The Owner and the Man take me for a walk in Wales. It appears that, in Wales, water does not confine itself to taps and the sky, but runs along the ground in a bold and positively challenging manner.
The Owner and the Man walk along beside this water. They are talking about the Prime Minister and so the Owner is waving her arms a lot as usual. This means that she is not paying attention. I walk along behind them, watching the water carefully in case it makes any sudden moves.
Suddenly, as we reach a spot where the ground drops down and the water widens and becomes noisier, the Owner removes her wellingtons and, to my shock, she wades in. Clearly she was more distracted by the Prime Minister than even I had realised. I watch in horror as the water engulfs her entire feet.
Within moments she has realised her mistake. ‘Hergest,’ she calls as the water attempts to sweep her to her watery fate, ‘Hergest, come on.’
There is no time to spare. Even though I do not have either my cape, which we left on the bed, nor my trusty sidekick Caspar, who had told me he was being re-fluffed at the dog groomer this morning, this calls for Superdog, I leap into the roaring tide.
The Owner shrieks ever louder. ‘Hergest! Hergest! Come on, you can do it!’
All the Primeval Instincts of the Ancestral Dog are at her disposal. All the faithfulness of the Hergest Hound is hers for the asking. All the honed and combined skills of Superdog and his Trusty but Fluffy Sidekick Caspar are steaming to her rescue. I plunge towards her, the waters dragging at my body, trying suck me away. From their depths I sense the massing of angry trout and the distant threat of sticklebacks.
It’s a maelstrom. The water surges around me. My feet are wet, and my ankles. It starts to pull at my knees. I struggle forwards. The Owner seems to be getting further and further away. Her plaintive cries are ever more desperate. I cast caution to the wind. I know they say it’s foolish to jump into water after your Human. I know they say the Human is always fine and it is the dog who can’t get out. I know they say Humans have a Natural Instinct for water and they are tougher than you think, just throw a stick for them and wait for them to scramble onto the shore, wet and foolish perhaps but ultimately none the worse for wear. But when you are Superdog such cautions means nothing…. when you are Superdog the Instincts of the Superhero drive you. Who dares, says Superdog, wins. (Caspar says Heroism is in the Heart not the Fluff, but I don’t think that has quite the same ring to it).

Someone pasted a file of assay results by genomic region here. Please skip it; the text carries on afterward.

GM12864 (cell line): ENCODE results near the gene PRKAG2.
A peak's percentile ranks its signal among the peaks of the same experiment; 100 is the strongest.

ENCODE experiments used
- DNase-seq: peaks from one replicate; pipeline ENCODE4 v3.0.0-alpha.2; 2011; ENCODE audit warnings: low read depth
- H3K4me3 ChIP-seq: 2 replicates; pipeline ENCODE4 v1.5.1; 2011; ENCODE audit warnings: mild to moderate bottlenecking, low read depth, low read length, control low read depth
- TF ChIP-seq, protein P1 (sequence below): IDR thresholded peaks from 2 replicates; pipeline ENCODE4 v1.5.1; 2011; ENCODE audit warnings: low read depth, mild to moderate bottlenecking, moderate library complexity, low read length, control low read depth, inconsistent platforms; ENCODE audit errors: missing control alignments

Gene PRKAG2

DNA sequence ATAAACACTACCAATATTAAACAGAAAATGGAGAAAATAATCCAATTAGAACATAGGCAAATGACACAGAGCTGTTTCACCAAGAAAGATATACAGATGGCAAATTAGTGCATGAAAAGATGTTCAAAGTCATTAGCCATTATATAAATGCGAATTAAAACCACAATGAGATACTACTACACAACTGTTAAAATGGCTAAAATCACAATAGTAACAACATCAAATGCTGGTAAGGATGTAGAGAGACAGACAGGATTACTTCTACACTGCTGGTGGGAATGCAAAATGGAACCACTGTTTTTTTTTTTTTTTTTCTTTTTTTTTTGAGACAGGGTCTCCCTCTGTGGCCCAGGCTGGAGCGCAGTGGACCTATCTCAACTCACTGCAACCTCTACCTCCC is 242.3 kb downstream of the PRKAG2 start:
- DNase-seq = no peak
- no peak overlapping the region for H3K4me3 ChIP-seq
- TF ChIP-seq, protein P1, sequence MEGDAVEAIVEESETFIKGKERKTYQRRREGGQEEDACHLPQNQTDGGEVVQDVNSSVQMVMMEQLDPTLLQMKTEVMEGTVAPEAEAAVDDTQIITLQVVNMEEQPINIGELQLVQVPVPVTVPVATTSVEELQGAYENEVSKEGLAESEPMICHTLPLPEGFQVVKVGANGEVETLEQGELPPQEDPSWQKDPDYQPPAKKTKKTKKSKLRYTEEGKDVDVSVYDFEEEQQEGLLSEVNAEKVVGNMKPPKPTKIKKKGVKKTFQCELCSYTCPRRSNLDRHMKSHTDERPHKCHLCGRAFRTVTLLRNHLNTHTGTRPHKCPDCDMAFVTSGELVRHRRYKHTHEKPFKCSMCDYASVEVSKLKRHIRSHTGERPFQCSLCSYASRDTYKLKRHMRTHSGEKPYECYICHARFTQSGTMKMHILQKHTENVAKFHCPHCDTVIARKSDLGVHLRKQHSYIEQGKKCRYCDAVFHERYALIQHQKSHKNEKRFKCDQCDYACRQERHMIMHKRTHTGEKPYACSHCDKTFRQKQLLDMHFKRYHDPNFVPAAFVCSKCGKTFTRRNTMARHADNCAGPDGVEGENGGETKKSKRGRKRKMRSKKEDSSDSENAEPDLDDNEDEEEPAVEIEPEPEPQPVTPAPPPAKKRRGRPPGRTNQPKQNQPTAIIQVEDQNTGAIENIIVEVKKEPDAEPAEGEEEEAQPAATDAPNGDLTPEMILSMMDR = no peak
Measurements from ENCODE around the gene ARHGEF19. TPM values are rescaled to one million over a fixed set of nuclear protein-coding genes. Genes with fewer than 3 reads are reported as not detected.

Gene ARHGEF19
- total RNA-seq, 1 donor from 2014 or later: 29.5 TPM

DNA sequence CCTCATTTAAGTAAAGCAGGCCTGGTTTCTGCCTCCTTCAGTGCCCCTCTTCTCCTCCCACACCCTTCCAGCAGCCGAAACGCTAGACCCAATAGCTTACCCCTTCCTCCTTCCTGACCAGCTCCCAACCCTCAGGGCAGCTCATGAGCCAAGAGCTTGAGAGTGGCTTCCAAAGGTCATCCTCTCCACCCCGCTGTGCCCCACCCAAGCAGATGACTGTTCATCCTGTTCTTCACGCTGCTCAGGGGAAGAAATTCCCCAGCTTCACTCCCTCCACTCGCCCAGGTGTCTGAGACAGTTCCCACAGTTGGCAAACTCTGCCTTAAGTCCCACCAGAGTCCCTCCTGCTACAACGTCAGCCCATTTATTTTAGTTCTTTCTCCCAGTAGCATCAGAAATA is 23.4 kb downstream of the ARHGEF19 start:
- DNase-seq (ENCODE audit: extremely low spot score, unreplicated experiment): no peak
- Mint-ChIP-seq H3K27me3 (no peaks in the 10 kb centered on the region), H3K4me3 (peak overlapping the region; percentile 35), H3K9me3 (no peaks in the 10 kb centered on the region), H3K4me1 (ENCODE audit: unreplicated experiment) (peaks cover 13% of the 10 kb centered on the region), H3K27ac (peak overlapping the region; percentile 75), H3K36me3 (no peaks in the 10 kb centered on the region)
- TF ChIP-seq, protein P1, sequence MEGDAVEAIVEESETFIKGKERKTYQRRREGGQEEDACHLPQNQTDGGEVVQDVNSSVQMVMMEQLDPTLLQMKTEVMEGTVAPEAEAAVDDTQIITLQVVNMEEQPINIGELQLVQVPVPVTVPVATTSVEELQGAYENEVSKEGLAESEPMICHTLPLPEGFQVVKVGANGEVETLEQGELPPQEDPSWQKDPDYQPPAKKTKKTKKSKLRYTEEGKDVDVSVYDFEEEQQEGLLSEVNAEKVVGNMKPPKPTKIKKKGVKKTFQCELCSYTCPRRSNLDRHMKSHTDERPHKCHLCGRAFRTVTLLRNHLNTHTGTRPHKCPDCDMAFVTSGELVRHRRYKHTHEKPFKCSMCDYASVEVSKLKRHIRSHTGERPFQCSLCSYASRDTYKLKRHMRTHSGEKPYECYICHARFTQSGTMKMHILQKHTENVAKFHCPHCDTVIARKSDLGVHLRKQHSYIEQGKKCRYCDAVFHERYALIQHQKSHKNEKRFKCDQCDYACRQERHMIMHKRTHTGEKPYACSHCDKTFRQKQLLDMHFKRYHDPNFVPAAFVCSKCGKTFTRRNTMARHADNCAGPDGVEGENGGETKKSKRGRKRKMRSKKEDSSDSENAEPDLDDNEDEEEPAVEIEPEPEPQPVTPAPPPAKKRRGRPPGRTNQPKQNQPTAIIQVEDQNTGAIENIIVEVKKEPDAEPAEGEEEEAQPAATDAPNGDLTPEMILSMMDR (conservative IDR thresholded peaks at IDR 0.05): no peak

All these thoughts run through my head. I realise too that the Man, still on the bank, is afraid to enter the water and is urging me to reach the Owner on his behalf. I realise that he, too, is dependent upon her for cheese. I am doing this for all of us….I channel the joint Superness of myself and Caspar, and force myself to push forwards into the chaos.
Exhausted, I find myself on the far shore. The Owner, wet barely to the ankles, is drying her feet with her socks. I watch in disbelief as she replaces her wellingtons and waves at the Man, as he walks over the small bridge beside us.
‘Wasn’t that wonderful?’ She says, ‘I told you you’d like it.’
Like it? A Moral Dog does not become Superdog because he likes it.
Next time she wants to throw herself into the river she may find I’m being fluffed at the dog groomer too.
Categories: dignity dog dog philosophy philosophy
Hergest the Hound
I am a dog of many thoughts.
Leave a Reply